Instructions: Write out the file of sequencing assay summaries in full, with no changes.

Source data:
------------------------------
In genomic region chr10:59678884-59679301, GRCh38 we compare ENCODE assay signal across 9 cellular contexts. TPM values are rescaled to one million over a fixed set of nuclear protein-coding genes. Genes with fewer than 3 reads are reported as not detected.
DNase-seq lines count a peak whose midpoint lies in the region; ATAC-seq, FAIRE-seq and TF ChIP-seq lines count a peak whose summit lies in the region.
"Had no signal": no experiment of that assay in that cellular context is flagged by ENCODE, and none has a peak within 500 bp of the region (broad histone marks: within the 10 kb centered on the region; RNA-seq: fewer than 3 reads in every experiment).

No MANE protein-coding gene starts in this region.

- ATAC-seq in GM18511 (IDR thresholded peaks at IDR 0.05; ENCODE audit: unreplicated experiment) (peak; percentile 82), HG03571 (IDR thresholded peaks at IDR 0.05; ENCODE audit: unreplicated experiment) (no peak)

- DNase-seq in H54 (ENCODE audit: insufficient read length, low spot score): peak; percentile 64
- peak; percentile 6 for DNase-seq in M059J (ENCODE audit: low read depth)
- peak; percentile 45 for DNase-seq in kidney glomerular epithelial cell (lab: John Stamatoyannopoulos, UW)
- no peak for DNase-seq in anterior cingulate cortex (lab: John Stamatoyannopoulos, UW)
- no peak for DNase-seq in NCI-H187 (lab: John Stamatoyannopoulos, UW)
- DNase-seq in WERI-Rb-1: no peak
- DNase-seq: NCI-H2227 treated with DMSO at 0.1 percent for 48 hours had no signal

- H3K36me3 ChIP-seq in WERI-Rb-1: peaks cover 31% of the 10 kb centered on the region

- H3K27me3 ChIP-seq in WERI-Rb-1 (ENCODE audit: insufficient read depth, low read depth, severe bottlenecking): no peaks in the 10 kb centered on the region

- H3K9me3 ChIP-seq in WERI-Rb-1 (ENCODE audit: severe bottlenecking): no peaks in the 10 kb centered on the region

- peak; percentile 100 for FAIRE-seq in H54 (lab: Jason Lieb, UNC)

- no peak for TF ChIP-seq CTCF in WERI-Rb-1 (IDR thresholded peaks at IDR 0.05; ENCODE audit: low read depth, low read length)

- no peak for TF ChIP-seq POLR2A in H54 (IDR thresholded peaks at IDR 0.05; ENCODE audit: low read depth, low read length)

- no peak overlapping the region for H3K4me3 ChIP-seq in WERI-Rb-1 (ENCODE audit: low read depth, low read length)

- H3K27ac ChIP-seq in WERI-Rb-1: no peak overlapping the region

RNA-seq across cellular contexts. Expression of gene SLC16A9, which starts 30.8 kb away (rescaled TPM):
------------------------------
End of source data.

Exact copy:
In genomic region chr10:59678884-59679301, GRCh38 we compare ENCODE assay signal across 9 cellular contexts. TPM values are rescaled to one million over a fixed set of nuclear protein-coding genes. Genes with fewer than 3 reads are reported as not detected.
DNase-seq lines count a peak whose midpoint lies in the region; ATAC-seq, FAIRE-seq and TF ChIP-seq lines count a peak whose summit lies in the region.
"Had no signal": no experiment of that assay in that cellular context is flagged by ENCODE, and none has a peak within 500 bp of the region (broad histone marks: within the 10 kb centered on the region; RNA-seq: fewer than 3 reads in every experiment).

No MANE protein-coding gene starts in this region.

- ATAC-seq in GM18511 (IDR thresholded peaks at IDR 0.05; ENCODE audit: unreplicated experiment) (peak; percentile 82), HG03571 (IDR thresholded peaks at IDR 0.05; ENCODE audit: unreplicated experiment) (no peak)

- DNase-seq in H54 (ENCODE audit: insufficient read length, low spot score): peak; percentile 64
- peak; percentile 6 for DNase-seq in M059J (ENCODE audit: low read depth)
- peak; percentile 45 for DNase-seq in kidney glomerular epithelial cell (lab: John Stamatoyannopoulos, UW)
- no peak for DNase-seq in anterior cingulate cortex (lab: John Stamatoyannopoulos, UW)
- no peak for DNase-seq in NCI-H187 (lab: John Stamatoyannopoulos, UW)
- DNase-seq in WERI-Rb-1: no peak
- DNase-seq: NCI-H2227 treated with DMSO at 0.1 percent for 48 hours had no signal

- H3K36me3 ChIP-seq in WERI-Rb-1: peaks cover 31% of the 10 kb centered on the region

- H3K27me3 ChIP-seq in WERI-Rb-1 (ENCODE audit: insufficient read depth, low read depth, severe bottlenecking): no peaks in the 10 kb centered on the region

- H3K9me3 ChIP-seq in WERI-Rb-1 (ENCODE audit: severe bottlenecking): no peaks in the 10 kb centered on the region

- peak; percentile 100 for FAIRE-seq in H54 (lab: Jason Lieb, UNC)

- no peak for TF ChIP-seq CTCF in WERI-Rb-1 (IDR thresholded peaks at IDR 0.05; ENCODE audit: low read depth, low read length)

- no peak for TF ChIP-seq POLR2A in H54 (IDR thresholded peaks at IDR 0.05; ENCODE audit: low read depth, low read length)

- no peak overlapping the region for H3K4me3 ChIP-seq in WERI-Rb-1 (ENCODE audit: low read depth, low read length)

- H3K27ac ChIP-seq in WERI-Rb-1: no peak overlapping the region

RNA-seq across cellular contexts. Expression of gene SLC16A9, which starts 30.8 kb away (rescaled TPM):